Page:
The Concept of Omoiyari (Altruistic Sensitivity) in Japanese Relational Communication

Topics: Psychology, Altruism, Social psychology Pages: 14 (4589 words) Published: April 20, 2013
Intercultural Communication Studies XV: 1 2006


The Concept of Omoiyari (Altruistic Sensitivity) in Japanese Relational Communication Kazuya Hara, Meikai University, Japan Abstract It is essential to explore Japanese concepts in Japanese languages as intellectual tools for future studies in Asia. In order to develop Asian theories of communication, therefore, Asian communication scholars ought to engage in this important task. This paper presents such an attempt by conceptualizing the concept of omoiyari for a Japanese theory of relational communication. In social psychology, the Japanese concept of omoiyari has been examined in terms of altruism, sympathy, empathy, and prosocial behavior, and a variety of cognitive models of prosocial behavior arousal have been proposed. In the field of communication studies, however, the concept of omoiyari has not attracted much scholarly attention, although aspects of harmonius Japanese communication are well documented. By synthesizing the relevant literature on omoiyari across disciplines, then, this paper formulates a definition of omoiyari for Japanese communication research, lays out its basic assumptions, and characterizes it in light of four major semantic areas of omoiyari: (1) prayer, (2) encouragement, (3) help, and (4) support. Introduction “Cast your bread upon the waters and it will return to you.” --a saying reflecting omoiyari When Japanese people feel another’s kindness toward them and see someone’s warm-hearted feelings, thoughts, and behaviors, they appreciate that person’s omoiyari. The primary meaning of omoiyari is “an individual’s sensitivity to imagine another’s feelings and personal affairs, including his or her circumstances” (Shinmura, 1991, p. 387, translated by Hara). Omoiyari has attracted non-Japanese scholars’ attention as one of the most important ideas in Japanese cultural value and communication (e.g., Lebra, 1976; Travis, 1998; Wierzbicka, 1997). The word omoiyari is often seen on signs bearing a school motto and at police stations. In many surveys of public opinion, Japanese people have listed omoiyari as a key concept on which they put high value. Although omoiyari -based behavior and activity are seen across cultures, Japanese people are the ones who put the highest value on omoiyari all over the world (Kikuchi, 1988; Akanuma, 2004). This humane omoiyari concept has been emphasized in moral education at schools in Japan as the guiding principle to communicate with others (Ito, 1998a; 1998b). In educational psychology in Japan, the importance of omoiyari has been emphasized with its developmental views of children (e.g., Kikuchi, 1988). Recent inhumane crimes such as ill-treatment bullying or indiscriminate murder on the street are caused by the lack of omoiyari, and the importance of omoiyari has undergone a reevaluation in terms of education in the schools (Kanno, 1988). Psychological aspects of omoiyari such as empathy and sympathy have been studied, 24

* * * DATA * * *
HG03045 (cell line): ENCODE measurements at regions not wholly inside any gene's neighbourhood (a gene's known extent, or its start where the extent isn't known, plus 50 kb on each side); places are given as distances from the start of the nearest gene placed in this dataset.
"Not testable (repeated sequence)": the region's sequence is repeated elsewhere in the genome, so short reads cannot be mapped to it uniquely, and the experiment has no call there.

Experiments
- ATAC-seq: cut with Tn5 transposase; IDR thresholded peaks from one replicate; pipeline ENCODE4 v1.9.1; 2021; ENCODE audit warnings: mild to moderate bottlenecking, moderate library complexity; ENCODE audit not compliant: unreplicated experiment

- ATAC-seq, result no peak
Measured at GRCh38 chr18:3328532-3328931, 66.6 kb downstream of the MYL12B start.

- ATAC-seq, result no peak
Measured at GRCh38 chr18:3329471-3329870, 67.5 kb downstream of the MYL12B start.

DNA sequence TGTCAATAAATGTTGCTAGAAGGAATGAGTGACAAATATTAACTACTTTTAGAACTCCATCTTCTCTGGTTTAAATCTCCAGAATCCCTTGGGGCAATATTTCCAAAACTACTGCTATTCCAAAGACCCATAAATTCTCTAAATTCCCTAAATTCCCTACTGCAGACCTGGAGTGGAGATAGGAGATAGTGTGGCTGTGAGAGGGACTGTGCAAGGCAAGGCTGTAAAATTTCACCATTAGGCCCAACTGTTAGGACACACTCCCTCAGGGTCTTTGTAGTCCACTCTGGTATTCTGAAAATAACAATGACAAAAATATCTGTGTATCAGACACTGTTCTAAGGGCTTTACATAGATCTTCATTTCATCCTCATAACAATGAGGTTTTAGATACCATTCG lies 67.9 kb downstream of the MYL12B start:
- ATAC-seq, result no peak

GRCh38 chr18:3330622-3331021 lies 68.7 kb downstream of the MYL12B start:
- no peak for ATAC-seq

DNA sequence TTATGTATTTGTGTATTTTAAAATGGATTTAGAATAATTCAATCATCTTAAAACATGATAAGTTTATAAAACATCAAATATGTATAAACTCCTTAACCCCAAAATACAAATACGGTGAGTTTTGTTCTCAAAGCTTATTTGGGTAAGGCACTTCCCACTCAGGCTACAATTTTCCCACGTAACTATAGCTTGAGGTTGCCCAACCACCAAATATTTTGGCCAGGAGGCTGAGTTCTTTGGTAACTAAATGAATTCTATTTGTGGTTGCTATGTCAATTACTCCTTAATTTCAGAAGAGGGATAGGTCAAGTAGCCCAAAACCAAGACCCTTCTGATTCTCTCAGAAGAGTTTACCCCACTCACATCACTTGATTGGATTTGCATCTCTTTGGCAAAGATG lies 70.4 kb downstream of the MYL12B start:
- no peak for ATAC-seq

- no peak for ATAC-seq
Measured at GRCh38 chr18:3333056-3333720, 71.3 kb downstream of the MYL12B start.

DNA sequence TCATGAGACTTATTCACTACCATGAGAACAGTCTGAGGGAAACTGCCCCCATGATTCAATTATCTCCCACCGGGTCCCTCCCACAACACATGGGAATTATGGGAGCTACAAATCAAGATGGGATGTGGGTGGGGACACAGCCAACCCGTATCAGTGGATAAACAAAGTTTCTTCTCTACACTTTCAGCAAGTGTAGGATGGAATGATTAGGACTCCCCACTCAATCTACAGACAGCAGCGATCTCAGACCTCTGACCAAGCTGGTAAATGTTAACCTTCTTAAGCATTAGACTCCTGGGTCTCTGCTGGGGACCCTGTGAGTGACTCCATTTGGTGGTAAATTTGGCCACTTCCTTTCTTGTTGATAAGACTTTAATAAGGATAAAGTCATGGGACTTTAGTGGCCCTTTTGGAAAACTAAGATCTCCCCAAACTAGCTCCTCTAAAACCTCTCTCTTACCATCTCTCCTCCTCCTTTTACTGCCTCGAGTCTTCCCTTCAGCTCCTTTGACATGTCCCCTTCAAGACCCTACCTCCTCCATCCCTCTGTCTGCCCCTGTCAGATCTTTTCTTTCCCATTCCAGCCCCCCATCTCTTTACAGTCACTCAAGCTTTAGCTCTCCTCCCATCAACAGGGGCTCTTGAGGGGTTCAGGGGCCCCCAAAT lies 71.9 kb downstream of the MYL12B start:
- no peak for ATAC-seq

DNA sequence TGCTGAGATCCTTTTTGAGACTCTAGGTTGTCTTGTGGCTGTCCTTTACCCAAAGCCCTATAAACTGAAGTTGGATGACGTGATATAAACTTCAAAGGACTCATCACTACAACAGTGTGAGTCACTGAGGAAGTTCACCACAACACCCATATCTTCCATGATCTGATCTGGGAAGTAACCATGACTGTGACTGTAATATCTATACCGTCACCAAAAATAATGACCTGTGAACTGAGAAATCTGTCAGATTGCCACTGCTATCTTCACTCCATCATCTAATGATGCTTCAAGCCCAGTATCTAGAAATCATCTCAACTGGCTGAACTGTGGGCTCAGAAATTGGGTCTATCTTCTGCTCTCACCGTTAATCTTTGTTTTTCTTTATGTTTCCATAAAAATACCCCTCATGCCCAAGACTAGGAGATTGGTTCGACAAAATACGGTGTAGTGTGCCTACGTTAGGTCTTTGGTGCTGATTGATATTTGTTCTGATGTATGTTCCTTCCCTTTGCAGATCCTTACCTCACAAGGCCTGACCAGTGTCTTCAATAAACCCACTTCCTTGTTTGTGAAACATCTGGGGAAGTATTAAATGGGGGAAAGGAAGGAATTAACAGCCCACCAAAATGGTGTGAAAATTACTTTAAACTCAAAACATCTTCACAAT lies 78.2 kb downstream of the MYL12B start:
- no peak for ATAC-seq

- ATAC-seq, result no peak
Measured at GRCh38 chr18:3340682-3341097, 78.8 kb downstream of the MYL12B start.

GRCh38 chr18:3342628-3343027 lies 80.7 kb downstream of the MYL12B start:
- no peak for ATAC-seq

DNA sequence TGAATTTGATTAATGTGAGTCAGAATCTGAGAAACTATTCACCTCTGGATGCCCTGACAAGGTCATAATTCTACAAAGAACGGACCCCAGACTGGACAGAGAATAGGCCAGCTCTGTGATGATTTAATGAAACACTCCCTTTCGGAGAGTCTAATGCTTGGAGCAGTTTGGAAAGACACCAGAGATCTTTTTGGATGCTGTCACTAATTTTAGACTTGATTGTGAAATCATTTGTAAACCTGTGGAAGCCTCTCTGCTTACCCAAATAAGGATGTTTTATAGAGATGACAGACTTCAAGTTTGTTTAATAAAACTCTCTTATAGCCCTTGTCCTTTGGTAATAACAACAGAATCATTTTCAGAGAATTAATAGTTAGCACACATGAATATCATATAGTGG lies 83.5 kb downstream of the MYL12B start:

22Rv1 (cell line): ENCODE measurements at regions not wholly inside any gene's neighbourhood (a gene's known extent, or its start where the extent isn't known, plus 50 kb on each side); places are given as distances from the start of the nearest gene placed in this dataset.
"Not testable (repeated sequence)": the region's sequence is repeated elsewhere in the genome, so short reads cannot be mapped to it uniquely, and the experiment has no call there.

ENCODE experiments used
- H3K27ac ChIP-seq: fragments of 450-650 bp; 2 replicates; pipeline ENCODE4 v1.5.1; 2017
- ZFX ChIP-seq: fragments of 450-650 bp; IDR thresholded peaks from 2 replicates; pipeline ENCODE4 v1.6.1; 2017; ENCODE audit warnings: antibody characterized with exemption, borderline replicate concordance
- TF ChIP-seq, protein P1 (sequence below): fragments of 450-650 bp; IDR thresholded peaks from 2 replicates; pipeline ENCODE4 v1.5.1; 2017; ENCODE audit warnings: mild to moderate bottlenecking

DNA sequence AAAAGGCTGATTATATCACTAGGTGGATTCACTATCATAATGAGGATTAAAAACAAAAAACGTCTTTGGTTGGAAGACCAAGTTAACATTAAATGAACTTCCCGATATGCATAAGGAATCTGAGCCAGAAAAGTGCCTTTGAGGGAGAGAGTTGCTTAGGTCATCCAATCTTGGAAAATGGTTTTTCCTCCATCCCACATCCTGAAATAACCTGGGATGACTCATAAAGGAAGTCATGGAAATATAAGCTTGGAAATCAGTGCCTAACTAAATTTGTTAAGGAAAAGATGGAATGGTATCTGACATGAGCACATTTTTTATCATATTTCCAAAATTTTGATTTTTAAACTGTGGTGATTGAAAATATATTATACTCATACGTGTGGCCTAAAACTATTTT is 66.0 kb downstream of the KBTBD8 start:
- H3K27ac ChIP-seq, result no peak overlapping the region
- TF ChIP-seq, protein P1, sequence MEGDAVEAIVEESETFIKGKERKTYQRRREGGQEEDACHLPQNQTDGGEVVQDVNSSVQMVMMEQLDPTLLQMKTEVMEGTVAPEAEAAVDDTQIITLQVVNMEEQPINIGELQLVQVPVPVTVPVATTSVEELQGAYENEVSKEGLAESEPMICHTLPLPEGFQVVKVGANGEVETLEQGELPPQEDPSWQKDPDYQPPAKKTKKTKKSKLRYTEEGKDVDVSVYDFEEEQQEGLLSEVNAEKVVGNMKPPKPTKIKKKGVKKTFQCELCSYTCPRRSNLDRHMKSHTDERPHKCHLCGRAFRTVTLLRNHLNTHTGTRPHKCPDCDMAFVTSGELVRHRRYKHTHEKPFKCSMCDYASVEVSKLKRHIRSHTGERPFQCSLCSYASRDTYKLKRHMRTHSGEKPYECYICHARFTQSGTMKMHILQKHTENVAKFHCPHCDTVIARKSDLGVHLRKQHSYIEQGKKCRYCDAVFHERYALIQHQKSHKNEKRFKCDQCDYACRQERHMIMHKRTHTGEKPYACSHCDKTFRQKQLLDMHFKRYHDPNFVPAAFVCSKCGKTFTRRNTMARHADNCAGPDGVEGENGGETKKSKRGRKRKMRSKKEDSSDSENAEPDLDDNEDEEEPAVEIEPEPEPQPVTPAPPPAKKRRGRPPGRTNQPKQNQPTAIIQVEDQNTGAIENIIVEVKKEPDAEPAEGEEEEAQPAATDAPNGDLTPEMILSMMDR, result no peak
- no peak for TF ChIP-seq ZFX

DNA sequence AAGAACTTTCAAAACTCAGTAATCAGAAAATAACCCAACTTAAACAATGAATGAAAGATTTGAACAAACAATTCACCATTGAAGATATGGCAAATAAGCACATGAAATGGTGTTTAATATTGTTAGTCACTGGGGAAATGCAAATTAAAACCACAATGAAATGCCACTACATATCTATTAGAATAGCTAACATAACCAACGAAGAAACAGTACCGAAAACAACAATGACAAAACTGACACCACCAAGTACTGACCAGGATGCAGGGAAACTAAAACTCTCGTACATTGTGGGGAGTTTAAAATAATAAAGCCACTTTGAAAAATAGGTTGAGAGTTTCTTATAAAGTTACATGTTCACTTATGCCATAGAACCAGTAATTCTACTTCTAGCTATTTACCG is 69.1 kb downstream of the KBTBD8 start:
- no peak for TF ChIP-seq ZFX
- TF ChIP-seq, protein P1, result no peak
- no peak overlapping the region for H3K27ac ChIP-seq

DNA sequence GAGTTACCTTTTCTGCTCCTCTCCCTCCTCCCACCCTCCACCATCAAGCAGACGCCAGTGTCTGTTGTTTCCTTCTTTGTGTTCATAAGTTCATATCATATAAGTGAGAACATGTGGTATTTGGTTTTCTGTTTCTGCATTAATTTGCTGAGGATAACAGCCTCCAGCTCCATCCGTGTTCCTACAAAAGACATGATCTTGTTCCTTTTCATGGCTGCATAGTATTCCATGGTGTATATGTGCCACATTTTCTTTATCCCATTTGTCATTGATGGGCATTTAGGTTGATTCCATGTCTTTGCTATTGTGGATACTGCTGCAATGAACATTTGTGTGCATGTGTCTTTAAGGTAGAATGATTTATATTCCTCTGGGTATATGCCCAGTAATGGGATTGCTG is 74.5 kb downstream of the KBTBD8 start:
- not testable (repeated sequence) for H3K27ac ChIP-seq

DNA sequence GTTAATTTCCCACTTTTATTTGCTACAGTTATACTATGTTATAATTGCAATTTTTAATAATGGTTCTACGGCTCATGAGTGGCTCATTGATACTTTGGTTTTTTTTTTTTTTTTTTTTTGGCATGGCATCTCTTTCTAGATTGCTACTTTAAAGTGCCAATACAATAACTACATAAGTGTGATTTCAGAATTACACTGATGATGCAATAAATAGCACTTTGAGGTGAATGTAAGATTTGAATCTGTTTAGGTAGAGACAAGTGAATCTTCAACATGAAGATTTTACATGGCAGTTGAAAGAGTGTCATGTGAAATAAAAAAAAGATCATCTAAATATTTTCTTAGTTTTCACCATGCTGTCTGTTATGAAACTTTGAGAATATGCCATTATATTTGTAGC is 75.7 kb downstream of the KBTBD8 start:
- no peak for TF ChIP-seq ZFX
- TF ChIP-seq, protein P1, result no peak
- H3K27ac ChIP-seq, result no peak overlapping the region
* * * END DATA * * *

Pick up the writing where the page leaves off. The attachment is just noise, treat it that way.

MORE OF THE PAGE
Intercultural Communication Studies XV: 1 2006


and its behavior has been studied as prosocial behavior, altruistic behavior, and helping behavior in social psychology (e.g., Harada, 1991; Kikuchi, 1998; Matsui, 1991). Although the term “omoiyari behavior” is not generally used as a technical term in social psychology (Matsui, 1991), the titles of several studies on these concepts are comprehensively translated into Japanese using the word omoiyari (e.g., Eisenberg & Mussen, 1989; Hoffman, 2001; Jones, 1993). Additionally, cultural psychologists Uchida and Kitayama (2001) developed a measurement scale of omoiyari from the viewpoint of sympathy. In the field of communication studies, although aspects of harmonious communication have been well-researched, only a few studies have focused on omoiyari as an important factor of Japanese harmonious communication. For example, Donahue (1998) argues that omoiyari is a psychological factor in Japanese indirect communication. In health...
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